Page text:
Touted as "Hollywood in the desert", the Motiongate Dubai theme park is the largest among the three parks currently in the Dubai Parks and Resorts complex, and perhaps the one most-geared to entertain all ages. Legoland is relatively fun for adults, but aimed towards the little ones, and Bollywood Park is certainly an acquired taste, specifically for fans of Indian cinema. Motiongate is the star attraction.
Thanks to the 50°C-plus temperatures dominating our days this summer, scheduling a visit to Motiongate feels like an exercise in determination; only the most avid fan would consider it, or perhaps the most desperate parent, eager to provide entertainment to bored, listless children.
I fall into the latter camp. Every morning, my daughter, who is almost 5, asks me if it's time to go back to school yet, and I have officially run out of fun things to do with her, despite two more months of summer ahead. So when Motiongate offers us a sneak peak at one of its newest areas, which is the most-popular with children – the DreamWorks Animation zone, entirely housed inside a humongous, air-conditioned, indoor complex – I don't hesitate for a second. We slather on the sunscreen, arm ourselves with water bottles and wake up early in anticipation of a day filled with movie-themed adventures.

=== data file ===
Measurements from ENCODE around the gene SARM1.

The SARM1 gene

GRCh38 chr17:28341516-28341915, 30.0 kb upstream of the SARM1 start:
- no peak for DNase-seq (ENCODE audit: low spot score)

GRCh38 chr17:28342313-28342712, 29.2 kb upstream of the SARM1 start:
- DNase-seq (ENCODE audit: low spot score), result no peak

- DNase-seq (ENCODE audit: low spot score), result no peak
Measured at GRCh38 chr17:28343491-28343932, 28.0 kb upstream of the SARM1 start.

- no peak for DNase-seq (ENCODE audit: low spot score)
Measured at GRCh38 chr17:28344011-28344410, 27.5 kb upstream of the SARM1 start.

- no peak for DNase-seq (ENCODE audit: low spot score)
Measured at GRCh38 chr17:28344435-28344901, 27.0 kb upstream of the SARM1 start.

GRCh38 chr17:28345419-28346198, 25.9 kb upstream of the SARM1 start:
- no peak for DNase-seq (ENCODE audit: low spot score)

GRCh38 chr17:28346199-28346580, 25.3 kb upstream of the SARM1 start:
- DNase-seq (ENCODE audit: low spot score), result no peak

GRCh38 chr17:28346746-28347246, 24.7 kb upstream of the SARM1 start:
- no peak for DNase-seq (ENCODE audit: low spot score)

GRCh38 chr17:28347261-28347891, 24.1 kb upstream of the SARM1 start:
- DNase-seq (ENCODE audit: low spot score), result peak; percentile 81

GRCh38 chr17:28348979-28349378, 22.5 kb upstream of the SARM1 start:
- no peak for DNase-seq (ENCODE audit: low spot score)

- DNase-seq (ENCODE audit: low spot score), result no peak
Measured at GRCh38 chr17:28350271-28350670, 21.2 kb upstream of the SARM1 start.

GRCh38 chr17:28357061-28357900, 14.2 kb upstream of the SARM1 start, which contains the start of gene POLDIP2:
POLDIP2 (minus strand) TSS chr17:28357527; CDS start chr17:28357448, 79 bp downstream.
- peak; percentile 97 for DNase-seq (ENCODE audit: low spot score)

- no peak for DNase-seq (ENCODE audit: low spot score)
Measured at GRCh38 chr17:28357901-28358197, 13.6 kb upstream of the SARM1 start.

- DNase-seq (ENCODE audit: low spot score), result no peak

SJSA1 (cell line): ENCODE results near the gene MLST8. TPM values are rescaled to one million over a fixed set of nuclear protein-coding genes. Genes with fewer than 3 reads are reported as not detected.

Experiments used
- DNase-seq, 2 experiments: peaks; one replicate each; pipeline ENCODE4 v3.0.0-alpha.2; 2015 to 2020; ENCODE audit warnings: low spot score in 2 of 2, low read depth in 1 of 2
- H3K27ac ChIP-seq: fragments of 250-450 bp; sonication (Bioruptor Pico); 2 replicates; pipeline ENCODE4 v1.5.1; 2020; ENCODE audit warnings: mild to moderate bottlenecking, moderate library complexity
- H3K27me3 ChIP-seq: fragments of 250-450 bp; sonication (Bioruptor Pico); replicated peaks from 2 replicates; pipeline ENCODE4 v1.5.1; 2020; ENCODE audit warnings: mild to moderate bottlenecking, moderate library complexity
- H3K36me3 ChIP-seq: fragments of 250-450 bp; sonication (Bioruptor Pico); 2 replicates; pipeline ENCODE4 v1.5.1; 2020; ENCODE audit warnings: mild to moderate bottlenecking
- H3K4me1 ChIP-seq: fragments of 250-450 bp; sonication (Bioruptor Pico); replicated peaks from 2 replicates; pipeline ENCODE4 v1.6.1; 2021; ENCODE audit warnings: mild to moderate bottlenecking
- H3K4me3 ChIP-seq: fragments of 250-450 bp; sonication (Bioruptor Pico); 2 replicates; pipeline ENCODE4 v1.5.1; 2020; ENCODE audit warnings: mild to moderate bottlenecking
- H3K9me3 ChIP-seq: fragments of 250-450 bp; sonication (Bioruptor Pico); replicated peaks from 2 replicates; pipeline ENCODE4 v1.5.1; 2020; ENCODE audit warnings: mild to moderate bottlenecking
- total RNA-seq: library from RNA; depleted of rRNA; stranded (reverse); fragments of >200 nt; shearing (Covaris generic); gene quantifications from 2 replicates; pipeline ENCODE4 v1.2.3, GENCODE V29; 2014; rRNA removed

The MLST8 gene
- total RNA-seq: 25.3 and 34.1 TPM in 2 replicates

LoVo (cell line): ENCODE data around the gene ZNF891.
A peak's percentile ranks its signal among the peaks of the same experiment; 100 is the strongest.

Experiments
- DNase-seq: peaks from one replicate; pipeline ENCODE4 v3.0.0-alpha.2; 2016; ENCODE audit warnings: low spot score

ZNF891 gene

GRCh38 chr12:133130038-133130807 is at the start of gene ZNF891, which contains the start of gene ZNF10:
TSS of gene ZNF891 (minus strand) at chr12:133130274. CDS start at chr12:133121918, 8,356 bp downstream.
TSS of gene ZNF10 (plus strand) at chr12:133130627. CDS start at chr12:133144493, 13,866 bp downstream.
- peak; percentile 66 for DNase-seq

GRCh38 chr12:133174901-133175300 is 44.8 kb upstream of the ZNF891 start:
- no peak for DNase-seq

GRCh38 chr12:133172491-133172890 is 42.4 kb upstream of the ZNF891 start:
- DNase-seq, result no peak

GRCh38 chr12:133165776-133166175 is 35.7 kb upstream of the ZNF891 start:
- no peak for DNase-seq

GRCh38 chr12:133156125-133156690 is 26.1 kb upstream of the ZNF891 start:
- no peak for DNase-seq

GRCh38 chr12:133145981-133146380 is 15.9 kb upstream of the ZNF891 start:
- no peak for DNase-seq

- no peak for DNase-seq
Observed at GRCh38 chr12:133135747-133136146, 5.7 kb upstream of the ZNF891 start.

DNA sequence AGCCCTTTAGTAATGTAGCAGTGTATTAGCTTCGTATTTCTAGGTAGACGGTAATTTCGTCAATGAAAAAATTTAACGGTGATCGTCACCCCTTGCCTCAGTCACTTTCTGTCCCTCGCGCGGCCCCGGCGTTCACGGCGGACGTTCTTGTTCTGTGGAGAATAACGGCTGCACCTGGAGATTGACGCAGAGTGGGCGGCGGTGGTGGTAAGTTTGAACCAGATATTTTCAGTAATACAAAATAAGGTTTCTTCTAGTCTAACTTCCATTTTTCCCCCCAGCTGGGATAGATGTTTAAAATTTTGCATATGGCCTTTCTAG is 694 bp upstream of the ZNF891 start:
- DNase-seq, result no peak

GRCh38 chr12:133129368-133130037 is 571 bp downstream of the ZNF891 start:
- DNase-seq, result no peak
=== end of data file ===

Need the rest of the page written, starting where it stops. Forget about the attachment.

That is mistake number one. The hot weather understandably dictates that the parks are operational later in the day, and opening hours during the summer have been pushed back from the original 10am start to summer opening times of 3pm. In return, however, the price of admission has been significantly slashed. Compared to the usual Dh330 for a full-priced ticket, the current promotion for Dh145 to visit Motiongate – your ticket also affords you entrance into all the other parks – is a good way to get a taste for the thrills available. The promotion continues until August 31.
Here is how best to enjoy your time at DreamWorks with your family.
VIP parking is your friend